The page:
Yale Lawyer Exposes Justice Ministry Flaws

Barrister Colin Henry

In the ongoing saga of “If Only The New Zealand Public Had Access To Ministry of Justice Documents”, New Zealand barrister Colin Henry is trying to peel away the shroud that obscures the nation’s justice system and bureaucracy.

In the judicial review proceeding, Henry v Minister of Justice and Attorney-General CIV2018 404 1898, Colin Henry, JD is asking a High Court judge to rule the Minister of Justice acted improperly when attempting to fill the Race Relations Commissioner post the middle of last year. Multiple grounds are listed in the claim.

Mr Henry is a senior lawyer who has practised in New Zealand and the United States and has argued successfully before the United Kingdom Privy Council.

High Court Judge Sally Fitzgerald, in August 2018 refused Mr Henry’s application for an order restraining the Minister from filling the post of NZ Race Relations Commissioner pending judicial review. Mr Henry is one of 34 applicants told they remained under consideration pending a re-advertising of the position and consideration by a selection panel – only to be told soon after they had already been ruled out before the selection panel convened.

The government had vowed the selection process would be transparent after many recent appointments shrouded by secrecy smacked of cronyism. The last Race Relations Commissioner, appointed in 2013, was Susan Devoy, a world champion squash player with no experience in race relations or law. In 2011, David Rutherford was appointed Chief Human Rights Commissioner for New Zealand despite his entire employment history being focused on “sports law and acquisitions”. Mr Rutherford spent the first two years of his seven years tenure unabashedly apologising for not having a grasp on human rights generally.

Henry’s judicial review and prior efforts have so far been unable to find out the reasons why he was not short-listed for the post. In the judicial review the Ministry have admitted the selection panel kept no records of its activities – a seeming violation of ss 3 &17 of the Public Records Act 2005.
Judicial review – a statutory check against errant government procedure – is considered so important that s27(2) of The New Zealand Bill of Rights Act 1990 provides that this right (in conjunction with s6 of the same Act) must be applied by judges over other laws in any balancing exercise.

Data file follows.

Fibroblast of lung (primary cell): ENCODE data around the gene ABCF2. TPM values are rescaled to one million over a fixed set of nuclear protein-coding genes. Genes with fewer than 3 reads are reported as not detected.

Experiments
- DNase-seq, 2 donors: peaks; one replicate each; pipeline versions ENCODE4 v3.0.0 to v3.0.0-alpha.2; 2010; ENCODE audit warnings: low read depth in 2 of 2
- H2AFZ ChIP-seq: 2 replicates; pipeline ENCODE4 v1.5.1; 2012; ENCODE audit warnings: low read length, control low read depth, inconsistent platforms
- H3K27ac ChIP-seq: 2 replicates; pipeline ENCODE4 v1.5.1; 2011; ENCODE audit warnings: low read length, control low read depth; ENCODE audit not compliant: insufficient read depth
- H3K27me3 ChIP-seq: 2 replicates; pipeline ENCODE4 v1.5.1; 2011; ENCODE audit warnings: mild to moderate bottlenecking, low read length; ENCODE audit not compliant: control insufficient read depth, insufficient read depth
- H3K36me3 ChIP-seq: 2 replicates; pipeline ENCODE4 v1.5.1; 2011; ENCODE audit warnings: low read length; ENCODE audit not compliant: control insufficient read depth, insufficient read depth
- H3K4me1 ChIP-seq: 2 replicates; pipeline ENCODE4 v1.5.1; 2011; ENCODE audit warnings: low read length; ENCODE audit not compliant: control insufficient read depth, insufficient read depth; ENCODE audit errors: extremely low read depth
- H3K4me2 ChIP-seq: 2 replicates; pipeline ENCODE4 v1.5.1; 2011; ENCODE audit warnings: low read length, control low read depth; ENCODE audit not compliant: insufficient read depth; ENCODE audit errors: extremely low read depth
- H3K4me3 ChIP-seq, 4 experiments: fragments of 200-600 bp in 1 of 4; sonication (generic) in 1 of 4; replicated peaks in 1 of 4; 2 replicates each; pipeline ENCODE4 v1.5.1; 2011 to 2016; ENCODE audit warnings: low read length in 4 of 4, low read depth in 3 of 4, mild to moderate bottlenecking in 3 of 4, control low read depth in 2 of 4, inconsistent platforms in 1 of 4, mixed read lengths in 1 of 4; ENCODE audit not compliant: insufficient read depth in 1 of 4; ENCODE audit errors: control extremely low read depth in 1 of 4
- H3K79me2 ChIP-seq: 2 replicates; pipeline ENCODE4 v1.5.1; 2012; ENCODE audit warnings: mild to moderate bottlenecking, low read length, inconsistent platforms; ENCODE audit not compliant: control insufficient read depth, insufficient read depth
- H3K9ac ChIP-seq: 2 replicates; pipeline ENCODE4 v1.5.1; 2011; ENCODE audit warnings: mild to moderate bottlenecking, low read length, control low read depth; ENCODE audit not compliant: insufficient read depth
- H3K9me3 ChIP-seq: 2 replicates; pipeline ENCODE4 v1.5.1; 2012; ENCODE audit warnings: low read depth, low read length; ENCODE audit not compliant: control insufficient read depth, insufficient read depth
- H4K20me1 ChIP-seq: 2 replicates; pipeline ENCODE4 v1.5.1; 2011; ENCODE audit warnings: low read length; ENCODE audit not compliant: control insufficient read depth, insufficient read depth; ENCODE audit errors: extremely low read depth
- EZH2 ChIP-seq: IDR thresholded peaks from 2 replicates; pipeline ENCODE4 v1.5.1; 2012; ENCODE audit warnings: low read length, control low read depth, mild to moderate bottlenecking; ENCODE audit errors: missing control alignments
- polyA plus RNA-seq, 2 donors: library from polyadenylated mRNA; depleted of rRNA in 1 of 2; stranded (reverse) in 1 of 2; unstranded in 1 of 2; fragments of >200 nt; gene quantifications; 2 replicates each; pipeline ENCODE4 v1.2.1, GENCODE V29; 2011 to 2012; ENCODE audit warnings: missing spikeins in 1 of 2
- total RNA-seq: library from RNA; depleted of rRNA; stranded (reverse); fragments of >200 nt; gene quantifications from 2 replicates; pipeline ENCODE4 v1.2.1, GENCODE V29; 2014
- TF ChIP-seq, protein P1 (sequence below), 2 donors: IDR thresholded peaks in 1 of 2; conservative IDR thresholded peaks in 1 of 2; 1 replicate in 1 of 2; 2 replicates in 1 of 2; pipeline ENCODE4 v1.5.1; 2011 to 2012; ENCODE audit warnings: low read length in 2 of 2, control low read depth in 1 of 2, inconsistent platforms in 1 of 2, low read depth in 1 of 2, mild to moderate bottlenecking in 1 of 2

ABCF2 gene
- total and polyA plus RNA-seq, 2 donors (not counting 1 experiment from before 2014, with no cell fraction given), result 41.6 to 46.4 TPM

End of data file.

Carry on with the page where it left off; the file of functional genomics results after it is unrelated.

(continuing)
Since Mr Henry’s application, the Ministry of Justice Chief Legal Counsel Jeffrey Orr has provided an affidavit stating that unfortunate events converged to create only an appearance that the selection process was not the genuine or transparent process the government had vowed to adhere to. According to the affidavit, despite the Justice Minister’s lapse in re-advertising the position after 36 applicants responded, the selection process had achieved its goal of finding two suitable candidates within the first advertisement deadline. A later affidavit described the two shortlisted candidates only as “academics who identify as Maoris”.

Mr Orr’s tenure as Chief Counsel has been marred by repeated attempts to prevent transparency required by statute. In 2007 Mr Orr wrote his legal opinion that judges are not required to keep complete and accurate records as expressly required of them under the Public Records Act 2005; that their conduct in this regard is governed by “court custom”. Mr Orr has routinely kept official complaints and criminal offending by judicial officers secret on the basis their rights to privacy outweighs any public interest – as the New Zealand Herald reported with respect to the conduct of 18 Justices of the Peace in 2016.

Meanwhile the Race Relations Commissioner post has not been filled. An affidavit filed two weeks ago by another Ministry official states that the Ministry of Justice is planning to re-advertise for the post of Race Relations Commissioner despite its claim last year that two applicants had been short-listed for selection in July. And the post was re-advertised this past Friday.

Thursday of last week Mr Henry appeared before Justice Sally Fitzgerald for a final scheduling check ahead of a planned 27 March 2019 substantive hearing. The Attorney-General unsuccessfully attempted to raise an application out of time to strike out one of Mr Henry’s affidavits on grounds the information it contained was irrelevant and scandalous. Fitzgerald J suggested to Counsel for the Ministry, Rosslyn Warren, that her application was unnecessary and agreed with Mr Henry that the Ministry needed to address his requested interrogatories but later that day issued a Minute reversing the facts on both, stating that the Ministry had “agreed” to answer some of the interrogatories.

The drama is set to continue 27 March 2019 in the Auckland High Court.